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The ARNP (nurse practitioner) felt that Mom might qualify for hospice but the evaluator felt like she was not quite yet ready. The nurse has recommended palliative care. Mom was evaluated for that yesterday. To me the meeting was odd; they social worker and nurse asked lots of questions about Mom but when I asked what they could do for Mom, I never got a straight answer. Have any of you dealt with palliative care people before? I am confused about what they will do and I did not get a straight answer from them either.

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My mom is on "Comfort Care" at her NH, as we decided not to opt for Hospice, although she is qualified for that. Hospice would bring with it extra aide hours and a Hospice nurse who would visit each dsy, while she would still receive the care the NH is currently providing. With Comfort Care, we agreed that she would not be transported to the hospital except in the case of a suspected fracture or head trauma (i.e., not for pneumonia, uti, which can be treated in house). Morphine was added to her med list in case her pleural effusion worsens and she begins to have breathlessness. It's very vague, and not anywhere near as clear cut as hospice. Palliative care and comfort care seem to me to be more about what they won't do.
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Hi Sophe, I would be interested in knowing what palliative care did for you and your mom. If you have time to answer, if not that's ok too. Thanks
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My understanding of Palliative care is that it can be as broad as you want it to be or as narrow, but it's primarily when you want your loved one to receive only treatments that control pain and painful symptoms.

For example, my LO still takes diabetes medication, because if her blood sugar gets too high, she could have neuropathy and amputations and they would cause her pain and further disability. She does not receive cancer screenings, except she did have a scan of a tumor on her belly, because we weren't sure if it was causing pain. It was benign and we are leaving it. She does not receive cancer screenings, since we would not be subjecting her to surgery or cancer treatments. I think you can receive Palliative Care and not opt for DNR, but I'm not sure about that.

I discussed Palliative care with both of her doctors and I honestly don't know if they really get it. She moved last year and I had to get a new geriatric doctor. I met with him before he was selected to discuss Palliative care and he seemed to get it. He treats a lot of seniors and many have advanced dementia, from what I have seen. I have still had to remind him that she doesn't need to receive every tests available to her and that we understand she is terminally ill. I know she now has ADVANCED dementia and she will not recover. Good luck if you are trying to find a Palliative Care provider.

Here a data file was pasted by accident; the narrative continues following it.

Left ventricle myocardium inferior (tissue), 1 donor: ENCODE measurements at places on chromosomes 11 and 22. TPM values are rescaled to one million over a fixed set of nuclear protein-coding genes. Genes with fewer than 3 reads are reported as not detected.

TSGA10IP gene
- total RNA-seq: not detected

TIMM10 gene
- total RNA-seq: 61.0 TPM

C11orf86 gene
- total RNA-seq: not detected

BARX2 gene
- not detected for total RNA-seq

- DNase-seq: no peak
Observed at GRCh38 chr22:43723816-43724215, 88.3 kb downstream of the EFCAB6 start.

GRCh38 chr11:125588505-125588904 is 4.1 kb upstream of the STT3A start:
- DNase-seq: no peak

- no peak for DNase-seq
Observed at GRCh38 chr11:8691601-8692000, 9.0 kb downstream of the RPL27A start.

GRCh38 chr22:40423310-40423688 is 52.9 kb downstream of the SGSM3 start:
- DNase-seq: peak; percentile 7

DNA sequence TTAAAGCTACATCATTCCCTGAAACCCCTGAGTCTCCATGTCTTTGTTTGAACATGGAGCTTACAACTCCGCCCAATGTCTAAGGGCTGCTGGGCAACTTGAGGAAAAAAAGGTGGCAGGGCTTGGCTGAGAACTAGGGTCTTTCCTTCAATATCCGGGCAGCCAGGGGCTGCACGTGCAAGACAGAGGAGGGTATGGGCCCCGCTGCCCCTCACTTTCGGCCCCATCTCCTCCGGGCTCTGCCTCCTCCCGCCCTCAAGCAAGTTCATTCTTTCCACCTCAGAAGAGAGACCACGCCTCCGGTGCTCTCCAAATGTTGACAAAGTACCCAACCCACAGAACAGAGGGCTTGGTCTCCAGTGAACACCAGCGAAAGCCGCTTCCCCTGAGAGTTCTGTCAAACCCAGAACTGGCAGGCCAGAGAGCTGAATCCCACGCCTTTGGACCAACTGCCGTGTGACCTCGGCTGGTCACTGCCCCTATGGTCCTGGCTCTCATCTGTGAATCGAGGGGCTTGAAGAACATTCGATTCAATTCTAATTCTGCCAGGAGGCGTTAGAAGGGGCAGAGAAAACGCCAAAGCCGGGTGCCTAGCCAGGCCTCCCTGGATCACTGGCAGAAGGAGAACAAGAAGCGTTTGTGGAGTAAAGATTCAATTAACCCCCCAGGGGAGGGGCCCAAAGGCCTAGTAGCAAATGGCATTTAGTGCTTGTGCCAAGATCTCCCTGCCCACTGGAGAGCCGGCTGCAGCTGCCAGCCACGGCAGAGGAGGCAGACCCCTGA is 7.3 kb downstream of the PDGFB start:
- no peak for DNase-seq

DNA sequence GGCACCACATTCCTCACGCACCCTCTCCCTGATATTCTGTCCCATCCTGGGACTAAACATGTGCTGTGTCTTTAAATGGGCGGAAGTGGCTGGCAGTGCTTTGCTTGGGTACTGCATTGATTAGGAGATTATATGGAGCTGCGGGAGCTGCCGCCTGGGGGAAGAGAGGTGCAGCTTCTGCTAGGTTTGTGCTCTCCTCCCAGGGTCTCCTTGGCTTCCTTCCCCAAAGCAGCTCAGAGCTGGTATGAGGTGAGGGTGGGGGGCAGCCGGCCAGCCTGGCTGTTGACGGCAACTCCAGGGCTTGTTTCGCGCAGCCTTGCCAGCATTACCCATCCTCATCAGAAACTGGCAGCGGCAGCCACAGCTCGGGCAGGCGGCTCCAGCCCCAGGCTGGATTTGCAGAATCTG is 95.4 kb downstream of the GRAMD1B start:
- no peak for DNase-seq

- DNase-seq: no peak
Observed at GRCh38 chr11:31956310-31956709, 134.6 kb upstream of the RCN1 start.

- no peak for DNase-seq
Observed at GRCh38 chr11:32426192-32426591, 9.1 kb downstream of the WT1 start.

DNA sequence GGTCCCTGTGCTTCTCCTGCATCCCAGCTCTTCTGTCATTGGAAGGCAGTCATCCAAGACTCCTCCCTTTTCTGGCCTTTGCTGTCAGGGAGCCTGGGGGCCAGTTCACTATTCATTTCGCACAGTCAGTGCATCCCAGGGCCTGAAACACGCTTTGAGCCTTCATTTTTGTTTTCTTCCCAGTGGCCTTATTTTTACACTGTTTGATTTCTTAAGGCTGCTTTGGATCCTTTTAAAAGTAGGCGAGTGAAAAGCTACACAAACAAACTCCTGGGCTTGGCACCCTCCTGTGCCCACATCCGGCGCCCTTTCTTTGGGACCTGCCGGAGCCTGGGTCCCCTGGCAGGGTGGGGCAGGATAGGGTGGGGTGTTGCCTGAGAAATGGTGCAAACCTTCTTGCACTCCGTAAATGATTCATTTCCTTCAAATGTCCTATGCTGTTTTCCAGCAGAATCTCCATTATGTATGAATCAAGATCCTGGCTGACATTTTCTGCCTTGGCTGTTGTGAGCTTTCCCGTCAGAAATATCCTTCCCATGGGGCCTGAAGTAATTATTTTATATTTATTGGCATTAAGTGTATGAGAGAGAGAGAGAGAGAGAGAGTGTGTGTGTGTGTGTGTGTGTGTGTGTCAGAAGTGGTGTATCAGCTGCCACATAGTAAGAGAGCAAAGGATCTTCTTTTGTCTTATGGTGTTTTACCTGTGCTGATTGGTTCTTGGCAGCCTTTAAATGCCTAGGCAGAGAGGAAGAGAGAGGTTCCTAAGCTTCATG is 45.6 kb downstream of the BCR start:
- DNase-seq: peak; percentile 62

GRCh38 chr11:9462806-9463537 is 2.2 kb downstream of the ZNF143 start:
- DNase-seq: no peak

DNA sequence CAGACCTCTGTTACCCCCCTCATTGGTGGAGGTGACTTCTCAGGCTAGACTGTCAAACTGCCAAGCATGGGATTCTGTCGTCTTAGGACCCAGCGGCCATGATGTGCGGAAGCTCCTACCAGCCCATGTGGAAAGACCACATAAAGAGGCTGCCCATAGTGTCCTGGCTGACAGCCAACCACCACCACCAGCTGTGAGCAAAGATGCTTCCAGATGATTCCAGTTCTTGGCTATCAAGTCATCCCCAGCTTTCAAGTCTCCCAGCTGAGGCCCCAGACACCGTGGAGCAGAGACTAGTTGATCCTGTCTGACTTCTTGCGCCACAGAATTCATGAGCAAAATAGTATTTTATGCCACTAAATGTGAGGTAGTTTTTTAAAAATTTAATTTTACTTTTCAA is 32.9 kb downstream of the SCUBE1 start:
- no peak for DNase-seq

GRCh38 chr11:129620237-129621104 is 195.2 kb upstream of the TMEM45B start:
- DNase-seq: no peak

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Palliative Care is not hospice but is just care, with better focus on what a person wants and needs, in the face of an illness that is not going to be cured. They may help decide when hospice does make sense too, but the main focus is on making life better despite the condition that is limiting quality and/or quantity of life.
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Even while receiving curative measures.
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From what I have heard about palliative care you can still receive chemo and receive curative treatments. My friend who had her colon removed after many years of crohns was offered palliative care upon discharge from the hospital. I thought palliative care could be used
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Should have said MEDICARE
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In the US Hospice is usually funded by medicad. If it's decided by the persons doctor that there is 6 months or less of life expectancy the patient can be placed in a hospice program. The person will be given care to keep them comfortable and as pain free as possible but curative treatments such as chemo would no longer be administered.

Hospice can be at home, in a hospital, nursing home or dedicated hospice facility. It is a humane and dignified way to deal with the end of life.
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Sophie, I think you need to ask them exactly what they mean by palliative care, as the term seem very subjective. For instance, in the USA 'Hospice' refers to a government funded program, in much of the rest of the world hospice and palliative care, as well as comfort care, are synonyms of each other.
My best guess would be that your mom would essentially be receiving care equivalent to hospice care but without qualifying for gov't funded hospice (i.e. an estimate of less than 6 months to live). So palliative care would essentially include symptom relief and non invasive healthcare with the aim of providing quality of life over healthcare aimed at prolonging life.
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